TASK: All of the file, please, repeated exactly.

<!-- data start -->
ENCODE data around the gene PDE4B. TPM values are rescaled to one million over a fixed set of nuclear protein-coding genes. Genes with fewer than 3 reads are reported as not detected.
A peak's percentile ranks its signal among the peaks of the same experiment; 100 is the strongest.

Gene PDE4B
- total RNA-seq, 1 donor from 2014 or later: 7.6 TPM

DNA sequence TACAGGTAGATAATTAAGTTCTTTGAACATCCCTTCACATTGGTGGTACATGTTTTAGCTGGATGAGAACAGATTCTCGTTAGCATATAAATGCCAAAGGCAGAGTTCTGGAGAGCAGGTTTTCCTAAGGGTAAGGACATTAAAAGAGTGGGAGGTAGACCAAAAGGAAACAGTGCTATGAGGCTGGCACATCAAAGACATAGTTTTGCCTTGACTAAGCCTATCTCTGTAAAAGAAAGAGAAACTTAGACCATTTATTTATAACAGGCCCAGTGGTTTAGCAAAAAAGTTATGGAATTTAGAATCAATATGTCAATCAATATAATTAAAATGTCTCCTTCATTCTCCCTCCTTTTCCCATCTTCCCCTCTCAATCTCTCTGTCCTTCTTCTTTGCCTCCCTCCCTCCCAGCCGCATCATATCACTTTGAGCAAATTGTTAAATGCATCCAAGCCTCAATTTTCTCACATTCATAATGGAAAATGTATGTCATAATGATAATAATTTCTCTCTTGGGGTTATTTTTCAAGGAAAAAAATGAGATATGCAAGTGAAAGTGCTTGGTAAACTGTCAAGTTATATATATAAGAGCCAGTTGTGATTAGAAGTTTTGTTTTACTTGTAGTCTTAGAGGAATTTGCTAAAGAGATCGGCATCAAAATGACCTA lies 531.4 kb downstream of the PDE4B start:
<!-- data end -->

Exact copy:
ENCODE data around the gene PDE4B. TPM values are rescaled to one million over a fixed set of nuclear protein-coding genes. Genes with fewer than 3 reads are reported as not detected.
A peak's percentile ranks its signal among the peaks of the same experiment; 100 is the strongest.

Gene PDE4B
- total RNA-seq, 1 donor from 2014 or later: 7.6 TPM

DNA sequence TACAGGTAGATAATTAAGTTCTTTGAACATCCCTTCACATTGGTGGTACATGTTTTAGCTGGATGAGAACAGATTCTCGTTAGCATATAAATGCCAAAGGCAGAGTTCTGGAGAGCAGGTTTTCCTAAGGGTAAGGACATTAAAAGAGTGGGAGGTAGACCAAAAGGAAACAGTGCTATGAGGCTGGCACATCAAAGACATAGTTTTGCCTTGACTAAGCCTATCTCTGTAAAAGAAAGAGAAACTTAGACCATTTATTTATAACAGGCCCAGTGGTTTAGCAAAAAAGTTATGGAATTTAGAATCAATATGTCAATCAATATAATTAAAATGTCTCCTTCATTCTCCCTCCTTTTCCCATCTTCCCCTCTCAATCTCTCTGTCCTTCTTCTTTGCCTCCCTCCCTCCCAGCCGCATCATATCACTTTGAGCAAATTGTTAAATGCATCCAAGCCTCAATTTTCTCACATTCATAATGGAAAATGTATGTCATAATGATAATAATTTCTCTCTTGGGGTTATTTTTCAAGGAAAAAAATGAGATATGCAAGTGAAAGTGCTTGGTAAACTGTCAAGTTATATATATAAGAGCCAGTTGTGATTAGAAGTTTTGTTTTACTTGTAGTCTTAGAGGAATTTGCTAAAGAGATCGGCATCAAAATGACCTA lies 531.4 kb downstream of the PDE4B start: